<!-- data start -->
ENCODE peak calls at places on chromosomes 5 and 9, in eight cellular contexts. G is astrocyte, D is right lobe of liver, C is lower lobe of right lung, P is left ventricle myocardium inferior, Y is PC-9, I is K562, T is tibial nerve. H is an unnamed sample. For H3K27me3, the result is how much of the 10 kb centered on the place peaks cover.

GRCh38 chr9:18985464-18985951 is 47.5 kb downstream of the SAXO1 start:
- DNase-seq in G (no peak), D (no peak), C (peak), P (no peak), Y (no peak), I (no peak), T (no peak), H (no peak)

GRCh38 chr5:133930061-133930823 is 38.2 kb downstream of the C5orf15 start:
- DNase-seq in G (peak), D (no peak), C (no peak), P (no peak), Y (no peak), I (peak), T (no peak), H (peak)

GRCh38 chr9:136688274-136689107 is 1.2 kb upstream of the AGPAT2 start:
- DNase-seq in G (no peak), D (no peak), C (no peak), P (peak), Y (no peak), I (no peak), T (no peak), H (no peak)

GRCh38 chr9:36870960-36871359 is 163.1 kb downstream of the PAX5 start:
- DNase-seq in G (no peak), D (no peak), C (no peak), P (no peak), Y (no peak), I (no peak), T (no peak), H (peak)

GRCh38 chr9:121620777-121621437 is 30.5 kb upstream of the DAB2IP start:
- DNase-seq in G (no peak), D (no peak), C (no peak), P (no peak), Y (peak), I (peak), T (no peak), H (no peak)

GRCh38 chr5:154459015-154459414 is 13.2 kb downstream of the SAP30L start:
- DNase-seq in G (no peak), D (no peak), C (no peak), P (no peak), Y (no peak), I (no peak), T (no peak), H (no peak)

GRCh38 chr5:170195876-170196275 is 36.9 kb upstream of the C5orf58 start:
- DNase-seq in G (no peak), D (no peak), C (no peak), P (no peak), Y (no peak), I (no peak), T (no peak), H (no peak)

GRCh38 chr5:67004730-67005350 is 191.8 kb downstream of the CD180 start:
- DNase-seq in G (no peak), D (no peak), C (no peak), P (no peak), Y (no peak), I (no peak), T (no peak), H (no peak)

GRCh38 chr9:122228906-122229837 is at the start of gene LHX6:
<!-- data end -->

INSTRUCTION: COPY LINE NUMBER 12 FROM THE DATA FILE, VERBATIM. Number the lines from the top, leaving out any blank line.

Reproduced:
GRCh38 chr5:154459015-154459414 is 13.2 kb downstream of the SAP30L start: